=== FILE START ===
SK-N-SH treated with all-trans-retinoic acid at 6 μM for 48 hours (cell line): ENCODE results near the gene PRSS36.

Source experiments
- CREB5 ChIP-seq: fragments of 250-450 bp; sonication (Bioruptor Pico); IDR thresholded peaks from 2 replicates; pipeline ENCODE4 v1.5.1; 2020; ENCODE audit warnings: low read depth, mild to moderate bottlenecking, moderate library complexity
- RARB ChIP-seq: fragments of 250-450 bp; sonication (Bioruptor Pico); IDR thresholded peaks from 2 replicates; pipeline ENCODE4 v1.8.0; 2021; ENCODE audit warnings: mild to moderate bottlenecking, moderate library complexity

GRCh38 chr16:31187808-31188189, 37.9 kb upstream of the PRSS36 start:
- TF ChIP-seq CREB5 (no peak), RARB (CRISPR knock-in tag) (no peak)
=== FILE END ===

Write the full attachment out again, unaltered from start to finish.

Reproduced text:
SK-N-SH treated with all-trans-retinoic acid at 6 μM for 48 hours (cell line): ENCODE results near the gene PRSS36.

Source experiments
- CREB5 ChIP-seq: fragments of 250-450 bp; sonication (Bioruptor Pico); IDR thresholded peaks from 2 replicates; pipeline ENCODE4 v1.5.1; 2020; ENCODE audit warnings: low read depth, mild to moderate bottlenecking, moderate library complexity
- RARB ChIP-seq: fragments of 250-450 bp; sonication (Bioruptor Pico); IDR thresholded peaks from 2 replicates; pipeline ENCODE4 v1.8.0; 2021; ENCODE audit warnings: mild to moderate bottlenecking, moderate library complexity

GRCh38 chr16:31187808-31188189, 37.9 kb upstream of the PRSS36 start:
- TF ChIP-seq CREB5 (no peak), RARB (CRISPR knock-in tag) (no peak)